Taxes are unavoidable, right? Right up there with you-know-what.
Some investors think so, but the truth is that, with a little bit of effort, it’s not difficult to greatly reduce the drag of taxes on your portfolio’s return—and those tax savings can add up to some serious money over time.
Taking advantage of tax-advantaged wrappers like IRAs and 401(k)s is one key way to enhance your bottom-line returns, of course. And if you’re investing inside of a taxable account—for liquidity reasons, to reduce the drag of taxes on your in-retirement withdrawals, or because you’ve maxed out all of the available tax-advantaged options—it’s also wise to give due attention to the tax costs of the types of investments you hold there.
Investors in higher tax brackets will tend to benefit from prioritizing municipal bonds for their fixed-income exposure in their taxable accounts; muni income is exempt from federal and, in some cases, state and local income taxes. Investors have even more choices for tax-efficient equity positions. Investors with lower incomes don’t need to worry too much about tax efficiency with their equity holdings, because their long-term capital gains are taxed at 0%. But investors who are on the hook for capital gains taxes can limit them by holding equity index funds and exchange-traded funds.
About the Portfolios
For these three tax-efficient portfolios, I employed the same general asset-allocation parameters that I used with the other Bucket portfolios. Specifically, I relied on the Morningstar Lifetime Allocation Indexes to help guide the long-term portfolios’ exposures.
To populate the portfolios, I focused on Schwab’s top-rated ETFs for equity exposure. On the fixed-income side, I employed municipal-bond funds—in this case, from T. Rowe Price. Because the moderate and aggressive portfolios assume long time horizons of 20 years or more, I stuck with an intermediate-term fund for the fixed-income piece. Such a fund may have more interest-rate-related volatility than a short-term fund, but its higher yield will help make up for the greater short-term volatility.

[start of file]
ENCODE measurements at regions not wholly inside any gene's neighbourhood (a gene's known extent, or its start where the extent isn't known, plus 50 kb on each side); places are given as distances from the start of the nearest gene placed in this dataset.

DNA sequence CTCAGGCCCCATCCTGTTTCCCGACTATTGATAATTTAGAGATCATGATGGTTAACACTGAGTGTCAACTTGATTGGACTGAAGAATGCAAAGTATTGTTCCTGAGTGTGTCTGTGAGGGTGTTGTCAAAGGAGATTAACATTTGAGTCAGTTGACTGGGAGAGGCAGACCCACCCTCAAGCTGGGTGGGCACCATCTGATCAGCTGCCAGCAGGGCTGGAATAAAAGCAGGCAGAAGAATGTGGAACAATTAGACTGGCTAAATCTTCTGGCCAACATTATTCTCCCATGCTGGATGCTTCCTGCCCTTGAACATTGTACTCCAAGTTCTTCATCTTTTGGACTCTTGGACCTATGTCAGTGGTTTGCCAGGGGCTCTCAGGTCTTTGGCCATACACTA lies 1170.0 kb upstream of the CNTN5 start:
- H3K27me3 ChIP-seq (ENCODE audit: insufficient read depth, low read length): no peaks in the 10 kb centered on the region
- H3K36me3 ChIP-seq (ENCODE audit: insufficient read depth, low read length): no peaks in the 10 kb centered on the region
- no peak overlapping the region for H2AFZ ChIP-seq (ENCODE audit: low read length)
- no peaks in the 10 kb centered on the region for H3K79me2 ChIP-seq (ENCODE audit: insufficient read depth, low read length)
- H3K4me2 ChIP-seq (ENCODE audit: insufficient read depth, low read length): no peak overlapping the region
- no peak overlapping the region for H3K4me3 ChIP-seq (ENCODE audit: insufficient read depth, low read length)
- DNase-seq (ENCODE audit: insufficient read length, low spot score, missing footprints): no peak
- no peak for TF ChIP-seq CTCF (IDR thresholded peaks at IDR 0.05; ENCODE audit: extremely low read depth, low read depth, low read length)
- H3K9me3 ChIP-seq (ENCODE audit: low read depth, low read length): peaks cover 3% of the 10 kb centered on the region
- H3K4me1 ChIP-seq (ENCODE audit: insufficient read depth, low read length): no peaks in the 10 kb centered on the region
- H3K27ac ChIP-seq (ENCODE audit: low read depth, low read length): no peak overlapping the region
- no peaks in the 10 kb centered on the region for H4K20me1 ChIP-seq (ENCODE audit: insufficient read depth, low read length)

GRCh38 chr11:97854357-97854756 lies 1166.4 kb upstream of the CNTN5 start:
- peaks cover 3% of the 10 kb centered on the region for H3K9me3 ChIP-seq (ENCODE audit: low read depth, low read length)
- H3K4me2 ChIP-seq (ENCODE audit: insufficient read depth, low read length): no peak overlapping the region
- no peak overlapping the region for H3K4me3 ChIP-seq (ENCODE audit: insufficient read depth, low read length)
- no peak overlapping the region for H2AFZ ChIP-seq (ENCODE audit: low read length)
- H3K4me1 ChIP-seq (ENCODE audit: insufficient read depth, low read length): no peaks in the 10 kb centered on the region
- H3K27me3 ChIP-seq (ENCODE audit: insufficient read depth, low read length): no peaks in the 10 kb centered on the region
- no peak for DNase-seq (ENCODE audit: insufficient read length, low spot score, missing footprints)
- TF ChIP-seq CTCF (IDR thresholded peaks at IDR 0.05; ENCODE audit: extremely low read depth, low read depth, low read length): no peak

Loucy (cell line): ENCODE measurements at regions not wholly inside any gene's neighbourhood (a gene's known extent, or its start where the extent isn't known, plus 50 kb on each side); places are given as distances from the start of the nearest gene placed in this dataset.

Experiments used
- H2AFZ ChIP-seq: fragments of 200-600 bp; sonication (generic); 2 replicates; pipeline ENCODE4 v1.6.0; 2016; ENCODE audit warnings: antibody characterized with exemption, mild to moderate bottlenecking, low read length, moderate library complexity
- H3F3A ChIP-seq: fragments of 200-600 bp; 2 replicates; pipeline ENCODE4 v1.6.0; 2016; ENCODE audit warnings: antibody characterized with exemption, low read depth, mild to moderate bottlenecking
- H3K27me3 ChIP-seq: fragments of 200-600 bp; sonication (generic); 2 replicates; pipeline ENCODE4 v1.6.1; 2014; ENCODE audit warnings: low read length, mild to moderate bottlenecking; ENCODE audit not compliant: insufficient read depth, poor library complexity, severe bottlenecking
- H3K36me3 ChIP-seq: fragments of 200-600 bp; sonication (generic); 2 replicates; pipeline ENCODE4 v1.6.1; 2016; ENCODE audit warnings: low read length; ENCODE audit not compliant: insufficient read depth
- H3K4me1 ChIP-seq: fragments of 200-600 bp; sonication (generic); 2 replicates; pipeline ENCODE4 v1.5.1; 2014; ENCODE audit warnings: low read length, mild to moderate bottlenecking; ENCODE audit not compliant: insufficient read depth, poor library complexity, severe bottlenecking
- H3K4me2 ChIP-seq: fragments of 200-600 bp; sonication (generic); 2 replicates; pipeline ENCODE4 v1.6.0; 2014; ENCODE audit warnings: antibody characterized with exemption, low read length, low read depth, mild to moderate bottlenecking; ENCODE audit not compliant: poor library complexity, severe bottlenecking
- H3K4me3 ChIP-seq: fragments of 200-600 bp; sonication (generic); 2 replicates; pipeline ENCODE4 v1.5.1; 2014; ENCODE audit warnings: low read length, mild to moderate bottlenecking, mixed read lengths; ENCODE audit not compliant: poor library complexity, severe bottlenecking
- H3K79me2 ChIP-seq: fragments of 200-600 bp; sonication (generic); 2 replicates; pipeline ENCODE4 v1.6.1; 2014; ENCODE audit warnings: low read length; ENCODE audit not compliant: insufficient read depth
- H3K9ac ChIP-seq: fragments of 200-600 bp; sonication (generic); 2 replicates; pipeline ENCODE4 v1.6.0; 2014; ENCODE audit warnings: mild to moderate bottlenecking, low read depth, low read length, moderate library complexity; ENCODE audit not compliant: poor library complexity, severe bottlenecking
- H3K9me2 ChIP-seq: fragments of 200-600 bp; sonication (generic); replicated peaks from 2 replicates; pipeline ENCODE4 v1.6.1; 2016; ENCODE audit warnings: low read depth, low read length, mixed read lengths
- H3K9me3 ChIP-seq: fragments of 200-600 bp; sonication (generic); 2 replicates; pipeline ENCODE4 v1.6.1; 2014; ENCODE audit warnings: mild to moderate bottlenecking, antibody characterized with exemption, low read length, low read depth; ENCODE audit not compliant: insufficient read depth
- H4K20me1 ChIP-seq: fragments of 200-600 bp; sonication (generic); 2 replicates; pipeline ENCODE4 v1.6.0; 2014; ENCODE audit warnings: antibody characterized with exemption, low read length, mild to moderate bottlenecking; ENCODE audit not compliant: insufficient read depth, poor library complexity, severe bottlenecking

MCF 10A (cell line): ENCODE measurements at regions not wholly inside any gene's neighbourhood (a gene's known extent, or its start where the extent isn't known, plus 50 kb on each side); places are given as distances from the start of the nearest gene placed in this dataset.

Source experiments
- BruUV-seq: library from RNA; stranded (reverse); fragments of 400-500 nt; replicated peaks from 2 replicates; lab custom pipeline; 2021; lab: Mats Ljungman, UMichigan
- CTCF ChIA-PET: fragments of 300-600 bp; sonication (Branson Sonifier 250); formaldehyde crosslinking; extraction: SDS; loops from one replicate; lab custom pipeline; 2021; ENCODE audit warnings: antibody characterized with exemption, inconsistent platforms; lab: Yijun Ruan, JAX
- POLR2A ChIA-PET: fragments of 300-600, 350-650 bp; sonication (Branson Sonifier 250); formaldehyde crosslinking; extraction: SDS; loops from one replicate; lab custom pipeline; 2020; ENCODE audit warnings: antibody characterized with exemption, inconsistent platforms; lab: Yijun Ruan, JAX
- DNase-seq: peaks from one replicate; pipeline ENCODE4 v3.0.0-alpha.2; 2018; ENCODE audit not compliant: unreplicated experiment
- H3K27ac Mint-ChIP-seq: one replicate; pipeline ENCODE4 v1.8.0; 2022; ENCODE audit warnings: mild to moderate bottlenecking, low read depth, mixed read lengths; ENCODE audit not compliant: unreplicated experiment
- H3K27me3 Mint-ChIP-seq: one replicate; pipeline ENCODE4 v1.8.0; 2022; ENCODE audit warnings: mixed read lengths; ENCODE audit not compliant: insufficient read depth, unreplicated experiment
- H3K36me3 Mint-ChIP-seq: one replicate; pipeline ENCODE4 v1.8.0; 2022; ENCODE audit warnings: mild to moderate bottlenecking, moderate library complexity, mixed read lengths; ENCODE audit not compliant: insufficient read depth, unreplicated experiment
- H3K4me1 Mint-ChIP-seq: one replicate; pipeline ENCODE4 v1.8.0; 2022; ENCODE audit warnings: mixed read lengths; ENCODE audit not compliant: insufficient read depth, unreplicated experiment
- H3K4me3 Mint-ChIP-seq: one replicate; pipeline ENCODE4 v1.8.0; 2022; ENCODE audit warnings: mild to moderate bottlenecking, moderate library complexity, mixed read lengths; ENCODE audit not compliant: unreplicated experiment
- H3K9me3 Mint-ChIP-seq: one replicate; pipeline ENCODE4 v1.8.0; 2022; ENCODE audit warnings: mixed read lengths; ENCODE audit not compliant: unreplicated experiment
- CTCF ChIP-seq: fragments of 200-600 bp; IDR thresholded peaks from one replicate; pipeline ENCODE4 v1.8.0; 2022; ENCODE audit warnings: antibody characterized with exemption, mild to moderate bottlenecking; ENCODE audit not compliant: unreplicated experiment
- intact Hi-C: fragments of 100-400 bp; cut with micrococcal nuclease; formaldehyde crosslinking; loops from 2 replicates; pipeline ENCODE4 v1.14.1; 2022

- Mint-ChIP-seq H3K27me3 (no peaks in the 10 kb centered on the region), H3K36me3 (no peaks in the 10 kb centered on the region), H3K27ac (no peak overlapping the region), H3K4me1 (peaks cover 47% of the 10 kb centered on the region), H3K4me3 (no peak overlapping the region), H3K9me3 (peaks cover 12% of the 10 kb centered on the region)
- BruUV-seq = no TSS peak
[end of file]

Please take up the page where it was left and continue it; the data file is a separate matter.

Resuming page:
How to Use Them
These portfolios are designed for educational purposes and to help investors benchmark their own portfolios. Accumulators will want to be sure to “rightsize” the components of these portfolios based on their human capital, their risk capacity, and the complexion of their tax-sheltered portfolios, however. For example, a 50-year-old who is focusing on equity funds within her 401(k) because her plan doesn’t offer many decent bond options may want a higher bond allocation in her taxable portfolio. And because these portfolios aren’t geared toward investors who are actively tapping their principal, I didn’t include a cash component. But investors who are using their taxable account to house their emergency reserves should definitely hold cash in lieu of bonds.
Aggressive Tax-Efficient Retirement-Saver Portfolio for Schwab Supermarket Investors
Anticipated Time Horizon to Retirement: 35-40 years
Risk Tolerance/Capacity: High
Target Stock/Bond Mix: 95/5
- 55%: Schwab U.S. Broad Market ETF SCHB
- 35%: Schwab International Equity ETF SCHF
- 5%: Schwab Emerging Markets Equity ETF SCHE
- 5%: T. Rowe Price Summit Municipal Intermediate PRSMX
Moderate Tax-Efficient Retirement-Saver Portfolio for Schwab Supermarket Investors
Anticipated Time Horizon to Retirement: 20-25 years
Risk Tolerance/Capacity: Medium
Target Stock/Bond Mix: 80/20
- 48%: Schwab U.S. Broad Market ETF SCHB
- 25%: Schwab International Equity ETF SCHF
- 7%: Schwab Emerging Markets Equity ETF SCHE
- 20%: T. Rowe Price Summit Municipal Intermediate PRSMX
Conservative Tax-Efficient Retirement-Saver Portfolio for Schwab Supermarket Investors
Anticipated Time Horizon to Retirement: 2-5 years
Risk Tolerance/Capacity: Low
Target Stock/Bond Mix: 50/50
- 35%: Schwab U.S. Broad Market ETF SCHB
- 12%: Schwab International Equity ETF SCHF
- 3%: Schwab Emerging Markets Equity ETF SCHE
- 30%: T. Rowe Price Summit Municipal Intermediate PRSMX
- 20%: T. Rowe Price Tax-Free Short-Intermediate PRFSX
A version of this article was published on Sept. 7, 2018.
The author or authors do not own shares in any securities mentioned in this article. Find out about Morningstar’s editorial policies.